It’s like doing a projection on the whole country on Manhattan, or what I’ve been telling people is we’re all in the same storm, but not everybody is in the same boat. I’m here in San Diego. We have 3.3 million people in the county, and we’ve had 150 deaths. Orange County, California has 3.2 million people, they’ve had 60 deaths. Things are different in different parts of the country. Things are changing and so on and so forth. A question I have for you is on technology. What kind of technologies are you hearing that people are using to make things go a little smoother and quicker?
TREPETA: Look, I’m old-fashion myself. I always felt like things like virtual tours were cute, from my perspective, but you really wanted to see things in person and things like that, but I think the virtual tour is definitely taking off. I told you before, my sister is setting up one on her new listing. That’s really taking off. The remote notarizations, it’s funny because it’s always been, in some jurisdictions, relatively easy to do a deal.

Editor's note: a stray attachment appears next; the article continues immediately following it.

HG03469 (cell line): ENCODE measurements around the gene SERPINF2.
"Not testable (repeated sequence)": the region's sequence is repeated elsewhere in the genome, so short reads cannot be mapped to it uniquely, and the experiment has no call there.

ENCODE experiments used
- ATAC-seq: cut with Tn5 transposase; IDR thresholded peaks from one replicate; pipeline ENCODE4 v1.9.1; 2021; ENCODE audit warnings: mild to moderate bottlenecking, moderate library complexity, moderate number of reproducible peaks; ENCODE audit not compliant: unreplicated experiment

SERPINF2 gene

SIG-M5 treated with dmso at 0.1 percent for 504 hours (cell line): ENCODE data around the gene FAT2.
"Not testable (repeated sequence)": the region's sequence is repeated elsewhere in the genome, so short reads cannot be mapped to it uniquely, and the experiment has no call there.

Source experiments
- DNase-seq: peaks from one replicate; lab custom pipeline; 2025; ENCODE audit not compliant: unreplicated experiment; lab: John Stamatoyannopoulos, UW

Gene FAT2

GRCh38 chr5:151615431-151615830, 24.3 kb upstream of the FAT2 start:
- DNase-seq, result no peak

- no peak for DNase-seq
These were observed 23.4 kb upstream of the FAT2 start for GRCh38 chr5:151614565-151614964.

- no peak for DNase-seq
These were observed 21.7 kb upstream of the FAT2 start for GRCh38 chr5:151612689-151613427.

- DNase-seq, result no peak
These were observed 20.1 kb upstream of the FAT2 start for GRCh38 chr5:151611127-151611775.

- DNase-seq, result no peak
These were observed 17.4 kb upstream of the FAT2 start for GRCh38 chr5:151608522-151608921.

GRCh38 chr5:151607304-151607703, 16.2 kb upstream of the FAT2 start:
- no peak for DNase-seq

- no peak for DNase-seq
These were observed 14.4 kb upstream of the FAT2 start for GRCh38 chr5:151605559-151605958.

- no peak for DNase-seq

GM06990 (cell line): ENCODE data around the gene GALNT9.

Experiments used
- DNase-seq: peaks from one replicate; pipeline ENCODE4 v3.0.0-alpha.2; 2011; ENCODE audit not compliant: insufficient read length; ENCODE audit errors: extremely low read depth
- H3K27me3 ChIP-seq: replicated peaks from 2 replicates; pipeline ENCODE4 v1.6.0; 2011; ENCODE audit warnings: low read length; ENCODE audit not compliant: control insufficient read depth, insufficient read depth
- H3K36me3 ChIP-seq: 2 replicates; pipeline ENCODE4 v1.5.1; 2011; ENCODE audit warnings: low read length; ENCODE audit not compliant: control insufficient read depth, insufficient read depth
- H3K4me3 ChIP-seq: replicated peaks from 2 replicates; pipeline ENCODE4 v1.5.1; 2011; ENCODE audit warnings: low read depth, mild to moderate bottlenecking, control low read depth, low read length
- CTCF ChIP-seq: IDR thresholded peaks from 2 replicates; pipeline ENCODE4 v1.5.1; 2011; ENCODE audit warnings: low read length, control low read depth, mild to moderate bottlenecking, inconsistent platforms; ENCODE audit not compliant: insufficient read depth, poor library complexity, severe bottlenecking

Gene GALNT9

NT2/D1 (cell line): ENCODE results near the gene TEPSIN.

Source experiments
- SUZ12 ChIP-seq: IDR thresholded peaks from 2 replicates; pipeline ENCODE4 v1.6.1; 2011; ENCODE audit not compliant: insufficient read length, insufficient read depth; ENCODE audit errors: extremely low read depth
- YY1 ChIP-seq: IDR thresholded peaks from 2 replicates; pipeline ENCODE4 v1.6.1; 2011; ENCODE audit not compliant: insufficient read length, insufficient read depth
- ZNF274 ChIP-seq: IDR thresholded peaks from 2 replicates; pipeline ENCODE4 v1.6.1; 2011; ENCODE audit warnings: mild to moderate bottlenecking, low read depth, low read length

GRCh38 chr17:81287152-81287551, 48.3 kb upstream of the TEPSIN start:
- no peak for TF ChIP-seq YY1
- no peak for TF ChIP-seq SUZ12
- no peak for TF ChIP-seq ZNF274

I worked at the mortgage bank in New York in the ’90s with my mom, and one of those jobs I had was dealing with the closing, and the New York closing, routinely, would have three or four lawyers in the room, all the parties, someone from the bank. I always said it was almost like a wedding in that you had all these people there to witness this going on.
When I bought my house in Maryland, it was my realtor, the seller’s realtor, and the closing agent, and the seller’s realtor had their power of attorney. That was in 2007. It’s always been, in many jurisdictions, possible to minimize how many people are at the closing table to do these things. I think we’re seeing that accelerate, to a degree. People are really assessing “Who really needs to be here for this? What really needs to be done that way?”